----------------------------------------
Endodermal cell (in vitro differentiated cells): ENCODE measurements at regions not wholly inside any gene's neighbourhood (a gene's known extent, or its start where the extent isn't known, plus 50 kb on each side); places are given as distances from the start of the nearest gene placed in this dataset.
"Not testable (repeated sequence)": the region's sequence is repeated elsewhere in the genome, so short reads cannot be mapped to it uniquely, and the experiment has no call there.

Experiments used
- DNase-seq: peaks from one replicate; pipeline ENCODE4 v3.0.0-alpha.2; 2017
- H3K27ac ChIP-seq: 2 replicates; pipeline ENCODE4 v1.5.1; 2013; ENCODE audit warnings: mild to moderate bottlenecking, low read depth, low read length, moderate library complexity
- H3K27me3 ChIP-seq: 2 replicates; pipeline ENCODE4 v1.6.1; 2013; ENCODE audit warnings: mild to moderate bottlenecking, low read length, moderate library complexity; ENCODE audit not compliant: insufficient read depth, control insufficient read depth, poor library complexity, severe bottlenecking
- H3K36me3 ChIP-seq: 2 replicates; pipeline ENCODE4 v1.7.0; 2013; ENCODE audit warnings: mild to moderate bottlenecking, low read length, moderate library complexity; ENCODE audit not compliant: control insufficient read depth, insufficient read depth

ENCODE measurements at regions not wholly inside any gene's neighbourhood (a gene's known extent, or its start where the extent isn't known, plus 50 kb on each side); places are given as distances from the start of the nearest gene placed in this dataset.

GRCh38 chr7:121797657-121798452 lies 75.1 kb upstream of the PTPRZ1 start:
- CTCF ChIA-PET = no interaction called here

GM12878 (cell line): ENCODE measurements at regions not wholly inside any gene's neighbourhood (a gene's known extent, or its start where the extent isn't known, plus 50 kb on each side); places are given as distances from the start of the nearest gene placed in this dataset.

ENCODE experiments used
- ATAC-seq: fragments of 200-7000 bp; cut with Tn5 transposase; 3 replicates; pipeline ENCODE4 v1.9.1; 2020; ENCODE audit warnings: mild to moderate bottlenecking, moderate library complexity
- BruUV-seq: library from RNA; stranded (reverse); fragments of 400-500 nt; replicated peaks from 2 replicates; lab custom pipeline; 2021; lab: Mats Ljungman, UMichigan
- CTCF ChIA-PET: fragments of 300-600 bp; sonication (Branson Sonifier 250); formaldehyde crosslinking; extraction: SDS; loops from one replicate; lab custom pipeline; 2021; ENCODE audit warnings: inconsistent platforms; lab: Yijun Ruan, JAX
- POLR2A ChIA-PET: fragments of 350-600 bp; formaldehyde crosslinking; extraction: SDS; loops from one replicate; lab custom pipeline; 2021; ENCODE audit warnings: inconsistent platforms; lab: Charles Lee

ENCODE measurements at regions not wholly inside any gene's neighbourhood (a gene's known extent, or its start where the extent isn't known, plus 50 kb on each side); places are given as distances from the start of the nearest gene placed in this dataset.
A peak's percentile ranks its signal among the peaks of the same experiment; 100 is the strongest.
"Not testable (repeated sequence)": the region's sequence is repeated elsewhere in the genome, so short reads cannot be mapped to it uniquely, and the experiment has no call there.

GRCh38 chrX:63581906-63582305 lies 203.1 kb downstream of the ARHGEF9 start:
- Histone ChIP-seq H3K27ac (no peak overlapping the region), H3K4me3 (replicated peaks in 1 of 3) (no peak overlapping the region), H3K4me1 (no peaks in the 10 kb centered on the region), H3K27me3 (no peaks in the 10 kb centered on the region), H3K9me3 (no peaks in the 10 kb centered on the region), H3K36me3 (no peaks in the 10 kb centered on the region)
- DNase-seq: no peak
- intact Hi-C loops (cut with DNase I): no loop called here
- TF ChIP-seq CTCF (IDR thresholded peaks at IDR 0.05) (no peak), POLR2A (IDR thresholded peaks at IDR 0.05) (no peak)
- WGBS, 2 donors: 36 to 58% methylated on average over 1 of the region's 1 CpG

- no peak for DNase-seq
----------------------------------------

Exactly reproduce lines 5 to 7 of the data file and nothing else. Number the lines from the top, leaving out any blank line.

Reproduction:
- H3K27ac ChIP-seq: 2 replicates; pipeline ENCODE4 v1.5.1; 2013; ENCODE audit warnings: mild to moderate bottlenecking, low read depth, low read length, moderate library complexity
- H3K27me3 ChIP-seq: 2 replicates; pipeline ENCODE4 v1.6.1; 2013; ENCODE audit warnings: mild to moderate bottlenecking, low read length, moderate library complexity; ENCODE audit not compliant: insufficient read depth, control insufficient read depth, poor library complexity, severe bottlenecking
- H3K36me3 ChIP-seq: 2 replicates; pipeline ENCODE4 v1.7.0; 2013; ENCODE audit warnings: mild to moderate bottlenecking, low read length, moderate library complexity; ENCODE audit not compliant: control insufficient read depth, insufficient read depth